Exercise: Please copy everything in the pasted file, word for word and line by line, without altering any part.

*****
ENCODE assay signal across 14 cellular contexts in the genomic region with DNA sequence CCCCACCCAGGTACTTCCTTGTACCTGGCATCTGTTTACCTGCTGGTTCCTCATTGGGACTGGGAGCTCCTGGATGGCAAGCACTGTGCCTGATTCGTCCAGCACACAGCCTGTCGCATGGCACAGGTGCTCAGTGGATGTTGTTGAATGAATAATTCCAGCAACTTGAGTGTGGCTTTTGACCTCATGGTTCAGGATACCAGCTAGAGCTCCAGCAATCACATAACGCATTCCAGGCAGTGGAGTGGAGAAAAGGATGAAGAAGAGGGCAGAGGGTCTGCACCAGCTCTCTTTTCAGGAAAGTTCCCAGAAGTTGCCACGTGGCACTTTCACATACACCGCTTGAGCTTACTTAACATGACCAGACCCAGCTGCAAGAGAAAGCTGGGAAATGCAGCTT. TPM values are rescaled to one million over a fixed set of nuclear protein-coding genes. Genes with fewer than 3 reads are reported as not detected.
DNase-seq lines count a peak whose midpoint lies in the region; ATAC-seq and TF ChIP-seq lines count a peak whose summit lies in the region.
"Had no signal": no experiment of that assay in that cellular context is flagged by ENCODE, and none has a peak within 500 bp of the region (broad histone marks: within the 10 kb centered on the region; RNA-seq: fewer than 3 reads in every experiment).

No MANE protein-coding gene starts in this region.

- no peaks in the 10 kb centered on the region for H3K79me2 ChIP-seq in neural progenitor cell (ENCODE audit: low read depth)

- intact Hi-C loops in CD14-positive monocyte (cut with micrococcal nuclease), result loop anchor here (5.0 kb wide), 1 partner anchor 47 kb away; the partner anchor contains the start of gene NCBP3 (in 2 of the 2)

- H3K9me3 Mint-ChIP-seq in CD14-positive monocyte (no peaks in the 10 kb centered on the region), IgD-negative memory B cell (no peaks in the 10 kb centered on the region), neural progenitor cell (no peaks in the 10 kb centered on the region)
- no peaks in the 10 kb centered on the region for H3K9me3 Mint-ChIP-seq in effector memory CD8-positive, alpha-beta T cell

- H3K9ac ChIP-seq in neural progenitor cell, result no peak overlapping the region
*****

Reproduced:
ENCODE assay signal across 14 cellular contexts in the genomic region with DNA sequence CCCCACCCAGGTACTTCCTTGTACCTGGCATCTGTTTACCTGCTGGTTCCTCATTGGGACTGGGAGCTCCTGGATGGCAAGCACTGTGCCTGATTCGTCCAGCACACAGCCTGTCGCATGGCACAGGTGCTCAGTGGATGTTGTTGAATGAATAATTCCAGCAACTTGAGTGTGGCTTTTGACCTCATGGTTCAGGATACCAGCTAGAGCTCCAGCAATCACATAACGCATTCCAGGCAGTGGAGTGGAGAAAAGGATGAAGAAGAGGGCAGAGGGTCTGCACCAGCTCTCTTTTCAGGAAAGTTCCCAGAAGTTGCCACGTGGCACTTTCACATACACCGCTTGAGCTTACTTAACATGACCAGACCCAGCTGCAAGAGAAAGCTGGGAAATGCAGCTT. TPM values are rescaled to one million over a fixed set of nuclear protein-coding genes. Genes with fewer than 3 reads are reported as not detected.
DNase-seq lines count a peak whose midpoint lies in the region; ATAC-seq and TF ChIP-seq lines count a peak whose summit lies in the region.
"Had no signal": no experiment of that assay in that cellular context is flagged by ENCODE, and none has a peak within 500 bp of the region (broad histone marks: within the 10 kb centered on the region; RNA-seq: fewer than 3 reads in every experiment).

No MANE protein-coding gene starts in this region.

- no peaks in the 10 kb centered on the region for H3K79me2 ChIP-seq in neural progenitor cell (ENCODE audit: low read depth)

- intact Hi-C loops in CD14-positive monocyte (cut with micrococcal nuclease), result loop anchor here (5.0 kb wide), 1 partner anchor 47 kb away; the partner anchor contains the start of gene NCBP3 (in 2 of the 2)

- H3K9me3 Mint-ChIP-seq in CD14-positive monocyte (no peaks in the 10 kb centered on the region), IgD-negative memory B cell (no peaks in the 10 kb centered on the region), neural progenitor cell (no peaks in the 10 kb centered on the region)
- no peaks in the 10 kb centered on the region for H3K9me3 Mint-ChIP-seq in effector memory CD8-positive, alpha-beta T cell

- H3K9ac ChIP-seq in neural progenitor cell, result no peak overlapping the region